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Saturday, 22 June 2019

Amrish Puri’s 87th Birthday

Amrish Puri’s 87th Birthday (22 June 1932 – 12 January 2005) was an Indian actor, who was an important figure in Indian theatre and cinema. He worked with notable playwrights of the time, such as Satyadev Dubey and Girish Karnad. He is remembered for playing iconic villainous roles in Hindi cinema as well as other Indian and international film industries. To Indian audiences, he is the most remembered for his role as Mogambo in Shekhar Kapur's Hindi film Mr. India (1987), and to Western audiences, he is best known as Mola Ram in Steven Spielberg's Hollywood film Indiana Jones and the Temple of Doom (1984). Puri has won three Filmfare Awards for Best Supporting Actor.

Amrish Puri’s 87th Birthday

Amrish Puri’s: Early life

Amrish Puri was born in Nawanshahr, Punjab in a Khatri family of Nihal Singh Puri and Ved Kaur. He had four siblings, elder brothers Chaman Puri and Madan Puri (both of whom were also actors), elder sister Chandrakanta, and a younger brother, Harish Puri. He was the first cousin of the actor and singer K. L. Saigal.

Amrish Puri’s: Career

Amrish Puri acted in more than 400 films between 1967 and 2005 and was one of the most successful villains in Bollywood. Puri first came to Mumbai following the footsteps of his elder brothers- Madan Puri and Chaman Puri, who have already established actors known for playing villainous roles. He failed his first screen test, and instead found a job with the Employees' State Insurance Corporation Ministry of Labour and Employment (ESIC). At the same time, he started performing at the Prithvi Theatre in plays written by Satyadev Dubey. He eventually became well known as a stage actor and won the Sangeet Natak Akademi Award in 1979. This theatre recognition soon led to work in television ads and eventually to films at the relatively late age of 40.

Puri went on to work in Hindi, Kannada, Marathi, Hollywood, Punjabi, Malayalam, Telugu and Tamil films. Though he was successful in many regional films, he is best known for his work in Bollywood cinema.

Through the 1970s, Puri often worked in supporting roles, usually as the henchman of the main villain. He was noticed in the 1980 super-hit movie Hum Paanch in which he played the main villain. After that, he started getting cast as the main villain in other movies. In 1982, Puri played the main villain, Jaguar Choudhary in the Subhash Ghai super-hit film Vidhaata. That same year, he again played the main villain, JK in the movie Shakti starring two legends- Dilip Kumar and Amitabh Bachchan. Next, in 1983, Subhash Ghai again cast him as the main villain, Pasha in the hit movie Hero. Puri regularly featured in subsequent Subhash Ghai films.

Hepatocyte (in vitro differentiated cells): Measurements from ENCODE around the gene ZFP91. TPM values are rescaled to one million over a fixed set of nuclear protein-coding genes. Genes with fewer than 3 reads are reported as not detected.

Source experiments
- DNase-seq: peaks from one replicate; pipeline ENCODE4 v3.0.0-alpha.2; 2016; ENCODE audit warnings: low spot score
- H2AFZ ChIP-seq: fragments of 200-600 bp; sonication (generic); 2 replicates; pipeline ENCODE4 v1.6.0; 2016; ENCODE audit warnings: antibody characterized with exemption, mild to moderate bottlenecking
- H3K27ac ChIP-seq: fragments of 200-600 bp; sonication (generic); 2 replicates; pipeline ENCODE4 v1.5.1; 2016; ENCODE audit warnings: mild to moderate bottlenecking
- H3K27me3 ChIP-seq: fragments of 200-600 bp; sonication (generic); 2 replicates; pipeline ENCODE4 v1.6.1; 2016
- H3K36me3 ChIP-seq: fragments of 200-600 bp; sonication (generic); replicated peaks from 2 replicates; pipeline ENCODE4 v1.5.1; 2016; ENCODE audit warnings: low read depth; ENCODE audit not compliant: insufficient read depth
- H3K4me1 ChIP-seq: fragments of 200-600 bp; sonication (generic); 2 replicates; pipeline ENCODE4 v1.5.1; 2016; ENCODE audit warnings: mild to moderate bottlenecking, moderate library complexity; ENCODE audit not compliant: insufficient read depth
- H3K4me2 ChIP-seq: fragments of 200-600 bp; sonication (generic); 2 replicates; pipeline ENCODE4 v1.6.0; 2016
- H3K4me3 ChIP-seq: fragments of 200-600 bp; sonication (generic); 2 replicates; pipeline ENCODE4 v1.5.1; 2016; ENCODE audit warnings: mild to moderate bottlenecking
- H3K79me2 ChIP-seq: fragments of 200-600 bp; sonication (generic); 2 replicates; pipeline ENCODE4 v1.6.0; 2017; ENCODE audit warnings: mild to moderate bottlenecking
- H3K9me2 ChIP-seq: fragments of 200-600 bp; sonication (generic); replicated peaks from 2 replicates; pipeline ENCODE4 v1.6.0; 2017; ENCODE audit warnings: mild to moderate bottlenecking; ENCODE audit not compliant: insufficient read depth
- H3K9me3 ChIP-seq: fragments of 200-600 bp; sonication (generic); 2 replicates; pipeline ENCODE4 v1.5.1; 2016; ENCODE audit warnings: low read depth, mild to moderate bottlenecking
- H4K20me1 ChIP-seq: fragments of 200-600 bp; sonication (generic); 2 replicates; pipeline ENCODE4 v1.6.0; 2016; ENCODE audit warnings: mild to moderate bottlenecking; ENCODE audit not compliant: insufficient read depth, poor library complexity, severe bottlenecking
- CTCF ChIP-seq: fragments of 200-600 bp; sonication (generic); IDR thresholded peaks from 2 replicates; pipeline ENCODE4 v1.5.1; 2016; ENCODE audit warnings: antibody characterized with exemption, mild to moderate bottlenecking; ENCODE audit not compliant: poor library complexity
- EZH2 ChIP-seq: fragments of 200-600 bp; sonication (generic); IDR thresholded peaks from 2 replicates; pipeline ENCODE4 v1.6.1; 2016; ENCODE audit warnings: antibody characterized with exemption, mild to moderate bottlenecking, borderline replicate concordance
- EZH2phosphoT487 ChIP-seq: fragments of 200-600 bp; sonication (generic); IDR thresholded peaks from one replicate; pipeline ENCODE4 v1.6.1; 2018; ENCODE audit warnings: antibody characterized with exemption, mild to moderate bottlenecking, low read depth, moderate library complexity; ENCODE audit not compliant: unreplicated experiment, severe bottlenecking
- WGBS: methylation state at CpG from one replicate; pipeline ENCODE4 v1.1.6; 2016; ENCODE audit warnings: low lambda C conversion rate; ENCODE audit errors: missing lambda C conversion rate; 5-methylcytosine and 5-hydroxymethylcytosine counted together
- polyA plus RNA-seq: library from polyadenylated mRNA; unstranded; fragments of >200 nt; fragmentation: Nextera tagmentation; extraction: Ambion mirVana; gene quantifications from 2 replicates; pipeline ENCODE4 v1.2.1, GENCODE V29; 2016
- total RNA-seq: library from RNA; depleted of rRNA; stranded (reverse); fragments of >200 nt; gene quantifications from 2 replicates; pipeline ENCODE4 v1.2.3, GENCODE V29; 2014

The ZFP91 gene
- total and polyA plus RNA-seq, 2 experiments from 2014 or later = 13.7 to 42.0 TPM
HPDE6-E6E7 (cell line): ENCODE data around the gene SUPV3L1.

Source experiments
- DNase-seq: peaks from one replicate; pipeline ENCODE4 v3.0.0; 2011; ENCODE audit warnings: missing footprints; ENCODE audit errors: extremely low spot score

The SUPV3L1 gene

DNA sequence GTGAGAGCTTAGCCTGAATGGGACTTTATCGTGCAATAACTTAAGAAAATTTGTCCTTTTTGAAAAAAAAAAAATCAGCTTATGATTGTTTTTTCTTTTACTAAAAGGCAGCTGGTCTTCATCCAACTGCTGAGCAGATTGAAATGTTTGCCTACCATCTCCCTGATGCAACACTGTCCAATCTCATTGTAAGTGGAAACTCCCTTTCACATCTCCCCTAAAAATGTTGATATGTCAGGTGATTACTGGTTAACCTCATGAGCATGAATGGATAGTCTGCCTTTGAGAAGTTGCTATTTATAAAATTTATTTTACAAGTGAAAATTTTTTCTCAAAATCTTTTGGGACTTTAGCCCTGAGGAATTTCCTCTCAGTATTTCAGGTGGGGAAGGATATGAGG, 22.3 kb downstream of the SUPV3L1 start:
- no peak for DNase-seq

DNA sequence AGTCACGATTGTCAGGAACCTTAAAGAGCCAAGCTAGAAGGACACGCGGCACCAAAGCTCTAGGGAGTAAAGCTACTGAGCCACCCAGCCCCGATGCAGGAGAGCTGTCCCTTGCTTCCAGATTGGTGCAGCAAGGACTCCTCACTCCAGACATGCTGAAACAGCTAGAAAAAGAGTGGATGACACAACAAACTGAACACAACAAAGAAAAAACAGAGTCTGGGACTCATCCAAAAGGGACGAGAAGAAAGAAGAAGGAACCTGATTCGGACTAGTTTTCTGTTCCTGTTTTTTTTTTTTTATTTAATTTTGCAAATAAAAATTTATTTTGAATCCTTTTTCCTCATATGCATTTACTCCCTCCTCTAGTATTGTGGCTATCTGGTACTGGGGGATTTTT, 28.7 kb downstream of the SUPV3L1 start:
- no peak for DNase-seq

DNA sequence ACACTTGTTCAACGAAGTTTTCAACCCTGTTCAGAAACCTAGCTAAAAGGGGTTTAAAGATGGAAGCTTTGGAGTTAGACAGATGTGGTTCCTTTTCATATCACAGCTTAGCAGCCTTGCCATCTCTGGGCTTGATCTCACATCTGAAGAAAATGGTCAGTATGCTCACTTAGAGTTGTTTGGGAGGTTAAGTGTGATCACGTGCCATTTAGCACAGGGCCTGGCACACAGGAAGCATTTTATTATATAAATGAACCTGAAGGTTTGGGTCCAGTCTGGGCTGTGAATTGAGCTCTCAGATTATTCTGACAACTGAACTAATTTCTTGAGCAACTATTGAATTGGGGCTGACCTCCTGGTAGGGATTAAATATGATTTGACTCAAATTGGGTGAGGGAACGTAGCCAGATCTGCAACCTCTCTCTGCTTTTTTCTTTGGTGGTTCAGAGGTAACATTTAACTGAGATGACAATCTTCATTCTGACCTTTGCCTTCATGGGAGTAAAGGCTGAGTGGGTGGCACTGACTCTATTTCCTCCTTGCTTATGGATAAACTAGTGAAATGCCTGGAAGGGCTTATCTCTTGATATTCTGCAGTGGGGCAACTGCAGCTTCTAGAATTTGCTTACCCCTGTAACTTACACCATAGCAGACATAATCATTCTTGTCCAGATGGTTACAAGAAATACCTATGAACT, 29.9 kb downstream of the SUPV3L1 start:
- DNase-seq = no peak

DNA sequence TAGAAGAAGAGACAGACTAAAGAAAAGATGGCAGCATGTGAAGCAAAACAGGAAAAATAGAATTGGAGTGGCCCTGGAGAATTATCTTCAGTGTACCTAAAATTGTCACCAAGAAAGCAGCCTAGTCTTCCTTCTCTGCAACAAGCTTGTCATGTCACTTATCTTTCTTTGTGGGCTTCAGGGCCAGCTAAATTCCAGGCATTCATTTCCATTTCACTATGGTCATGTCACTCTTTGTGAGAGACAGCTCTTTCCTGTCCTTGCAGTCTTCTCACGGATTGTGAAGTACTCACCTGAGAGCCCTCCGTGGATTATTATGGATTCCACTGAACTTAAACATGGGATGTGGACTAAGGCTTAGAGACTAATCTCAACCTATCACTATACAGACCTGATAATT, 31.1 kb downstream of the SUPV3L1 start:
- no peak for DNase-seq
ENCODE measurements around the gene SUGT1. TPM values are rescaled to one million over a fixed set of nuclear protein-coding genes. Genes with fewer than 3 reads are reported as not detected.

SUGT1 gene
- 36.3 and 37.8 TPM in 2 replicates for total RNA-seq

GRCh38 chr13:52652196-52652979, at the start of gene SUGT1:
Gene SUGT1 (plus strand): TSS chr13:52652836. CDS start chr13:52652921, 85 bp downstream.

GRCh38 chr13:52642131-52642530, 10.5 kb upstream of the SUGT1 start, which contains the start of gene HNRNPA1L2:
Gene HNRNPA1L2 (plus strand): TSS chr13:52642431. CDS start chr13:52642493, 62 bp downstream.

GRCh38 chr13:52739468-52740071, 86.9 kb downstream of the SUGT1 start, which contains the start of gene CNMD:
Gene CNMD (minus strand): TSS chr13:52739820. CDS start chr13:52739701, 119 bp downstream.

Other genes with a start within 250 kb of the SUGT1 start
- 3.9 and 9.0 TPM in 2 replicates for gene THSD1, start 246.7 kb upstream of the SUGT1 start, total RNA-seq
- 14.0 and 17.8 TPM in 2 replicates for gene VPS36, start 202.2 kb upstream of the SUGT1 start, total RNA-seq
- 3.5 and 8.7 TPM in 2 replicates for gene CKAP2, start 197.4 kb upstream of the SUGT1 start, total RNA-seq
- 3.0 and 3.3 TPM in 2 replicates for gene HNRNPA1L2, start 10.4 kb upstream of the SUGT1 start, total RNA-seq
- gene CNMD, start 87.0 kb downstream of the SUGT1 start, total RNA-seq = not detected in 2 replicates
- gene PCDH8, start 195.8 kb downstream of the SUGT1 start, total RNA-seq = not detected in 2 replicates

Puri reigned supreme in villainous roles in the 1980s and 1990s. In those decades, there was hardly any Bollywood film that did not feature Puri as a villain. His dominating screen presence and baritone voice made him stand out amongst the other villains of the day.

Google Doodle Today Amrish Puri’s 87th Birthday

Google Doodle Today Amrish Puri’s 87th Birthday



If at first you don’t succeed, try, try again—and you might end up like Indian film actor Amrish Puri, who overcame an early setback on the way to fulfilling his big screen dreams. Today’s Doodle by Pune-based guest artist Debangshu Moulik celebrates the life and legacy of the renowned actor, born in Punjab on this day in 1932. Puri landed his first role at age 39 and went on to portray some of the most memorable villains in the history of Indian cinema.

The younger brother of character actors Madan Puri and Chaman Puri, Amrish auditioned for a lead role in 1954 but was rejected. After working in the theater and doing voiceover parts, he made his Bollywood debut in 1971’s Reshma Aur Shera. A decade later, he broke into Hollywood as Khan, a supporting role in the Oscar-winning movie, Gandhi.

He was later cast as Mola Ram in Indiana Jones and the Temple of Doom, after initially turning down director Steven Spielberg’s offer. “Amrish is my favorite villain,” said Spielberg, who persisted until Puri said yes. “The best the world has ever produced and ever will!”

Appearing in more than 200 films in over half a dozen languages—including Hindi, Marathi, Kannada, Punjabi, Malayalam, Telugu, Tamil, and English—Puri gave one of his most memorable performances at age 55. Playing Mogambo in the 1987 cult classic Mr. India, Puri’s deep-voiced delivery of the dastardly line “Mogambo khush hua” (“Mogambo is pleased”) would become his signature.
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